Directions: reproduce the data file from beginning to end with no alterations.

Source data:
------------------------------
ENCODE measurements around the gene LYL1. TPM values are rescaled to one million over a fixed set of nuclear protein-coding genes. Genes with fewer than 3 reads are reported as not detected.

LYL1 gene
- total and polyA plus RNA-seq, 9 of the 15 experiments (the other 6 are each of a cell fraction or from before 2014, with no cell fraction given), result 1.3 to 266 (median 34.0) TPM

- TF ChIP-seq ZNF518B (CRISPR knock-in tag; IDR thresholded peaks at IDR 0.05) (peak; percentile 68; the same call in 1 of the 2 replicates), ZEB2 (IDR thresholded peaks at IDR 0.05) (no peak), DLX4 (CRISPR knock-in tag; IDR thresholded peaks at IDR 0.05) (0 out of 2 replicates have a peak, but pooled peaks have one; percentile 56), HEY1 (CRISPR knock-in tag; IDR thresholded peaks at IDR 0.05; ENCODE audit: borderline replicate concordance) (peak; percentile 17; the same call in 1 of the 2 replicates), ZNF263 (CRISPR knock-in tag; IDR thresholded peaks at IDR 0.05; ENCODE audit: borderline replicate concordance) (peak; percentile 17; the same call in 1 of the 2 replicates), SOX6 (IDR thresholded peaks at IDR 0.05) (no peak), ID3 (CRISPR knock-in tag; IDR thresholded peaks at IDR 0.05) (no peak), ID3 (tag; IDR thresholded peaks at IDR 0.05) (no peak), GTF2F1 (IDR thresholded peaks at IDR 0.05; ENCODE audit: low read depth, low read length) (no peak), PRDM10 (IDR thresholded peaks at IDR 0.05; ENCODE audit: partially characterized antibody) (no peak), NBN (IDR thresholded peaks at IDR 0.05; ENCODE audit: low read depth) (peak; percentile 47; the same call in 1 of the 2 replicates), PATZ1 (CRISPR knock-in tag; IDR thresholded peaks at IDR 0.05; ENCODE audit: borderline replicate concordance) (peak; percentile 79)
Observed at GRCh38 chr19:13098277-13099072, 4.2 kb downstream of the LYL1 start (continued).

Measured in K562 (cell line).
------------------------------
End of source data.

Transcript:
ENCODE measurements around the gene LYL1. TPM values are rescaled to one million over a fixed set of nuclear protein-coding genes. Genes with fewer than 3 reads are reported as not detected.

LYL1 gene
- total and polyA plus RNA-seq, 9 of the 15 experiments (the other 6 are each of a cell fraction or from before 2014, with no cell fraction given), result 1.3 to 266 (median 34.0) TPM

- TF ChIP-seq ZNF518B (CRISPR knock-in tag; IDR thresholded peaks at IDR 0.05) (peak; percentile 68; the same call in 1 of the 2 replicates), ZEB2 (IDR thresholded peaks at IDR 0.05) (no peak), DLX4 (CRISPR knock-in tag; IDR thresholded peaks at IDR 0.05) (0 out of 2 replicates have a peak, but pooled peaks have one; percentile 56), HEY1 (CRISPR knock-in tag; IDR thresholded peaks at IDR 0.05; ENCODE audit: borderline replicate concordance) (peak; percentile 17; the same call in 1 of the 2 replicates), ZNF263 (CRISPR knock-in tag; IDR thresholded peaks at IDR 0.05; ENCODE audit: borderline replicate concordance) (peak; percentile 17; the same call in 1 of the 2 replicates), SOX6 (IDR thresholded peaks at IDR 0.05) (no peak), ID3 (CRISPR knock-in tag; IDR thresholded peaks at IDR 0.05) (no peak), ID3 (tag; IDR thresholded peaks at IDR 0.05) (no peak), GTF2F1 (IDR thresholded peaks at IDR 0.05; ENCODE audit: low read depth, low read length) (no peak), PRDM10 (IDR thresholded peaks at IDR 0.05; ENCODE audit: partially characterized antibody) (no peak), NBN (IDR thresholded peaks at IDR 0.05; ENCODE audit: low read depth) (peak; percentile 47; the same call in 1 of the 2 replicates), PATZ1 (CRISPR knock-in tag; IDR thresholded peaks at IDR 0.05; ENCODE audit: borderline replicate concordance) (peak; percentile 79)
Observed at GRCh38 chr19:13098277-13099072, 4.2 kb downstream of the LYL1 start (continued).

Measured in K562 (cell line).